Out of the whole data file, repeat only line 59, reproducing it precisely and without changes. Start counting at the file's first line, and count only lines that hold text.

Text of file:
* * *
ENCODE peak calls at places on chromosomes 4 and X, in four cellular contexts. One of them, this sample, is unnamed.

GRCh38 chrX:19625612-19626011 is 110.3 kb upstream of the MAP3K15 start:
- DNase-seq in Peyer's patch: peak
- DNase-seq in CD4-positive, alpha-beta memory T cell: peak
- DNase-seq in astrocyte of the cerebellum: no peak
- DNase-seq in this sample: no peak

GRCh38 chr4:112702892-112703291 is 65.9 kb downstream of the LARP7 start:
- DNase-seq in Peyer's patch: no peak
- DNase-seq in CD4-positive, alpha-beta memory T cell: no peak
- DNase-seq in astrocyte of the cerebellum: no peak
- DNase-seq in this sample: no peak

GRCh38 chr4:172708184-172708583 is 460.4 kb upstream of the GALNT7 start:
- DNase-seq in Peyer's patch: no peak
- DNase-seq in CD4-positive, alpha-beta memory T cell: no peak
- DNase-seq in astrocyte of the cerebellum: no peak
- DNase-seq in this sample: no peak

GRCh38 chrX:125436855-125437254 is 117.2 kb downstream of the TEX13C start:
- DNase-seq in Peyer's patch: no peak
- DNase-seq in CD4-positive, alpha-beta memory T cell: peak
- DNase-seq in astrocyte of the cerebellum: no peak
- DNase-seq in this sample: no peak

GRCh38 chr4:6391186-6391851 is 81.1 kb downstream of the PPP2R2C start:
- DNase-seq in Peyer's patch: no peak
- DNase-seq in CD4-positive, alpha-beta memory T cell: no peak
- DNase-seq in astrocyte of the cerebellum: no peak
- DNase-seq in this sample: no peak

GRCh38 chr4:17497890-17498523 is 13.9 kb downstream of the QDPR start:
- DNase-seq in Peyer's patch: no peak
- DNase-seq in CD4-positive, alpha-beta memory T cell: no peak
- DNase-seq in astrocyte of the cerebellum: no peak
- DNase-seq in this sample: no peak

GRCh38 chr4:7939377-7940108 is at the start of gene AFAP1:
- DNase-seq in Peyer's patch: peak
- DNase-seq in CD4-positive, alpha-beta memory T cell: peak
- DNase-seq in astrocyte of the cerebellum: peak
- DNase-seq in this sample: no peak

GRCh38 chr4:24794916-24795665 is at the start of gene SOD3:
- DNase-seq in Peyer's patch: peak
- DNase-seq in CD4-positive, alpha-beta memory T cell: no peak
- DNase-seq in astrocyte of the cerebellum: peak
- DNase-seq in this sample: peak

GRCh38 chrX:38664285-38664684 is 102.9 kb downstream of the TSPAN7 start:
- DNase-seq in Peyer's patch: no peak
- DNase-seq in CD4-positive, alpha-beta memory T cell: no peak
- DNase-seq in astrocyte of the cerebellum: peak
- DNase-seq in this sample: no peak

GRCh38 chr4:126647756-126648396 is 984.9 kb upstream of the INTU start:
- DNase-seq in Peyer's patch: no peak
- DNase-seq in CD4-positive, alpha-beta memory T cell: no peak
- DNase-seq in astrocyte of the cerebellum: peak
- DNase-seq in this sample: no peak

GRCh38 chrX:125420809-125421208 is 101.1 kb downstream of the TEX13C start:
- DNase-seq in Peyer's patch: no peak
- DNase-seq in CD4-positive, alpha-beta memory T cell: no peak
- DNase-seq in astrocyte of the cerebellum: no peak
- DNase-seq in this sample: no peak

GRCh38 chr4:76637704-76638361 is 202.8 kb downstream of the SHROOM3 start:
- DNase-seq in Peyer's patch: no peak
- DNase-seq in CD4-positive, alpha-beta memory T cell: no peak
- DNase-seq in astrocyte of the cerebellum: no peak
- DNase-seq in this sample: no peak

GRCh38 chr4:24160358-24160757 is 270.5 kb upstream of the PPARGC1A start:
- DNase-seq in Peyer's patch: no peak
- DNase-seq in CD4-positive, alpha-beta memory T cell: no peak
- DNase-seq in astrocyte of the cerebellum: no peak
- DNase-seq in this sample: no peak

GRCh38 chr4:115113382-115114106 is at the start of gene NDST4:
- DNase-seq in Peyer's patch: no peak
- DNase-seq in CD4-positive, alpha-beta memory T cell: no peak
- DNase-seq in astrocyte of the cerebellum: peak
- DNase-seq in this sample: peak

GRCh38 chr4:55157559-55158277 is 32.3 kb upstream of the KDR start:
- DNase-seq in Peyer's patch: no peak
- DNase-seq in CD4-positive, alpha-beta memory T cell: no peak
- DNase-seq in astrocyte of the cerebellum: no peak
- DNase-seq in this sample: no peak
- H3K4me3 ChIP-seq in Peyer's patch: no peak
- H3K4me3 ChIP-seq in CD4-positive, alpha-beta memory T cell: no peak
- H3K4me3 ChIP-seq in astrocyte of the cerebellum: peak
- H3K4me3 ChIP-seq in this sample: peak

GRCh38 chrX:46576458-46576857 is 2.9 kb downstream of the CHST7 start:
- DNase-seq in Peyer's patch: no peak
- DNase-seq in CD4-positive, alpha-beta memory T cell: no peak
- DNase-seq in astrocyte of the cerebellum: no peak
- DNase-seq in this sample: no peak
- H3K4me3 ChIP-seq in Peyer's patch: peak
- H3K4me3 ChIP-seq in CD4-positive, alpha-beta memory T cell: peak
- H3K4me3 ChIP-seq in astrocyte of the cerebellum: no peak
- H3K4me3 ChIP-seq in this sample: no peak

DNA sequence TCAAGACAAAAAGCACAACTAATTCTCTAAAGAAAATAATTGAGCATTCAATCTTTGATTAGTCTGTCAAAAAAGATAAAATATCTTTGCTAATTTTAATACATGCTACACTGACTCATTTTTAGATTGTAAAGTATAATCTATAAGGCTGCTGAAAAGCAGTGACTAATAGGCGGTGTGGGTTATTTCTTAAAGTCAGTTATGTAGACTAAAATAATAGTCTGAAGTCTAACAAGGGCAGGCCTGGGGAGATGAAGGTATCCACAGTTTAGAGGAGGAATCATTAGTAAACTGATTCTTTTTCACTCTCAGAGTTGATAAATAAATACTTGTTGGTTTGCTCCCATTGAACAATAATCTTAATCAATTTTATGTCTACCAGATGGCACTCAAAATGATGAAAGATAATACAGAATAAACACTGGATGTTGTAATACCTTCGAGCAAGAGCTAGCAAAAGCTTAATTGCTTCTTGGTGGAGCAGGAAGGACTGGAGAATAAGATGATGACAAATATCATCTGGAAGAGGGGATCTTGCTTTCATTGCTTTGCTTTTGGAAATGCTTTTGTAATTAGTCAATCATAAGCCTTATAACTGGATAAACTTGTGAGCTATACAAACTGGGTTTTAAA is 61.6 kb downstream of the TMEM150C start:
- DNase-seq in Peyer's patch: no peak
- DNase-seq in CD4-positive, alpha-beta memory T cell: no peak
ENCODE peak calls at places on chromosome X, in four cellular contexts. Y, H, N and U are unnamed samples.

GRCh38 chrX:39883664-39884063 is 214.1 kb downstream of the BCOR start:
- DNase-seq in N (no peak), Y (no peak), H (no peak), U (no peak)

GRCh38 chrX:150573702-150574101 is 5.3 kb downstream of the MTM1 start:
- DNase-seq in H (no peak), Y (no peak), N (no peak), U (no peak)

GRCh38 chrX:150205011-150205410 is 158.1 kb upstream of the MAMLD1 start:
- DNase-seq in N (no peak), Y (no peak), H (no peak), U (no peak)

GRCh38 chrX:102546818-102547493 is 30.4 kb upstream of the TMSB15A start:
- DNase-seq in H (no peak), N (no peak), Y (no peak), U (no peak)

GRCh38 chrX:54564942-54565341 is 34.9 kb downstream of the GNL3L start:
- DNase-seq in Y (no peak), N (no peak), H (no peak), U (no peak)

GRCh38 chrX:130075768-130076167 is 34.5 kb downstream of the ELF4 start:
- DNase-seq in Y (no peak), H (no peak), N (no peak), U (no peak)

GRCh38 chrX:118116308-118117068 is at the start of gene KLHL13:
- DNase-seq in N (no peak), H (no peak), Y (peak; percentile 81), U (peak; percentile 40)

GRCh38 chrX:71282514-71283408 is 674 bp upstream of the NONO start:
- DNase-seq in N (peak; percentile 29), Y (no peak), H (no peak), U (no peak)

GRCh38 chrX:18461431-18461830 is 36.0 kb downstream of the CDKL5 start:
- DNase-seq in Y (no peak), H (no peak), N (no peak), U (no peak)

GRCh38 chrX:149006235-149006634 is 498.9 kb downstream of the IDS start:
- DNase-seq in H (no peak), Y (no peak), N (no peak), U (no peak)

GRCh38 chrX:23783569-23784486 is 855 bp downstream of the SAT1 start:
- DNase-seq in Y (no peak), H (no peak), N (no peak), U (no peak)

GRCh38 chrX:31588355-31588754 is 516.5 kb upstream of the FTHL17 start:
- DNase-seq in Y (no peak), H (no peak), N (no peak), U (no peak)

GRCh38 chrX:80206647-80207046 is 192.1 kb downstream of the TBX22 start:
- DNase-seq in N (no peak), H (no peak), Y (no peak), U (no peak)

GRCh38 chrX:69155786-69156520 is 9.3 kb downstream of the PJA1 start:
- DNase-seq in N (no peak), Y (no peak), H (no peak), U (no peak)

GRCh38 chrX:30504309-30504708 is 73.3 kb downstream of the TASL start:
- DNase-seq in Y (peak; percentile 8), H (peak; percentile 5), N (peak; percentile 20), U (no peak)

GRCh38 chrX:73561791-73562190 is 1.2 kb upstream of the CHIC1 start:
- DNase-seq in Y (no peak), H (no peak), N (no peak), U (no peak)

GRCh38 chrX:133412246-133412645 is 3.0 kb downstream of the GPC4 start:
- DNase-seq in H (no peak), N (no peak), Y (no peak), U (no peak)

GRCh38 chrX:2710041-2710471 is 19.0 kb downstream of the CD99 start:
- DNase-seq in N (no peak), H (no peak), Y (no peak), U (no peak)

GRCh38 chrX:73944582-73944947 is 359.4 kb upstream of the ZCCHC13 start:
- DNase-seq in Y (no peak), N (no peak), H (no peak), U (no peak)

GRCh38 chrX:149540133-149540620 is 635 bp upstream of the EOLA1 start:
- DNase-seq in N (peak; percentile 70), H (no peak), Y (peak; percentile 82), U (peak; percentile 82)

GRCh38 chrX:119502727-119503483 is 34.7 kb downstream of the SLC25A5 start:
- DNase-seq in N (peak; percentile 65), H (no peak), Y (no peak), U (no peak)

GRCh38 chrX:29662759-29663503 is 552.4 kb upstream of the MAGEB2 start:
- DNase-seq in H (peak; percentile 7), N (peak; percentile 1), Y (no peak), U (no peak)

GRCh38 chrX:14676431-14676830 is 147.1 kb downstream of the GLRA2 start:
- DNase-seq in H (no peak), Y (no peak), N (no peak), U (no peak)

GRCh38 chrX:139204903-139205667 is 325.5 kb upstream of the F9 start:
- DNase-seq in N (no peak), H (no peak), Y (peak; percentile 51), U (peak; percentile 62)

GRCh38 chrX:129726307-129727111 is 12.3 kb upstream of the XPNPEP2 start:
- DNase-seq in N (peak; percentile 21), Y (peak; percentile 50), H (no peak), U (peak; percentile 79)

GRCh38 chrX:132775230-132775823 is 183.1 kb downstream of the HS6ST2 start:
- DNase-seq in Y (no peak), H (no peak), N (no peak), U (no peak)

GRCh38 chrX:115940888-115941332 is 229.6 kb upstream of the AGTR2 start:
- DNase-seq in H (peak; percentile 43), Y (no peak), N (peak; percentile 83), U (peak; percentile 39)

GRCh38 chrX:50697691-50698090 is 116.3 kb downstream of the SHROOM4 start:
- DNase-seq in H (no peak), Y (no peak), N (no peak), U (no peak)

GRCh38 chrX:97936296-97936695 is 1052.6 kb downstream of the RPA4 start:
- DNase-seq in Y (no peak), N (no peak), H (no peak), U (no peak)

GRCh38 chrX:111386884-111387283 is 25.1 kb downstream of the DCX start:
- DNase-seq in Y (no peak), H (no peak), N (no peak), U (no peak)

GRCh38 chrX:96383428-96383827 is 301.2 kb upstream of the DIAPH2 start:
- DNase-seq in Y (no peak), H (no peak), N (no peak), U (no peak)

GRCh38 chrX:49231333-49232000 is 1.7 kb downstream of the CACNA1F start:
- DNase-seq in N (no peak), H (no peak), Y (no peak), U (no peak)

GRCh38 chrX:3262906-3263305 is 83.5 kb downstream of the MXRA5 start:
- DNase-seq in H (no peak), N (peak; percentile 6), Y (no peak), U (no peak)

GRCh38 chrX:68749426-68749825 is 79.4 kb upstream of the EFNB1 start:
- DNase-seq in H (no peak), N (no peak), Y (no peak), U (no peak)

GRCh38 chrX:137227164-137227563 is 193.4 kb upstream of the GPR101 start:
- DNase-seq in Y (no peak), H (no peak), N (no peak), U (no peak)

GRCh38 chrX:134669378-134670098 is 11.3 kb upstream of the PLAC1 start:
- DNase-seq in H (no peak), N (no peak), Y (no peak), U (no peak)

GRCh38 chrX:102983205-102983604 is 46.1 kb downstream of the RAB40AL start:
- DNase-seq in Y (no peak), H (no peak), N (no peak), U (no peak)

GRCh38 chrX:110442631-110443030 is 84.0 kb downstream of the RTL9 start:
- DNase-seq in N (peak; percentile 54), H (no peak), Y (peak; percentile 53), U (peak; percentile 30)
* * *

- DNase-seq in CD4-positive, alpha-beta memory T cell: no peak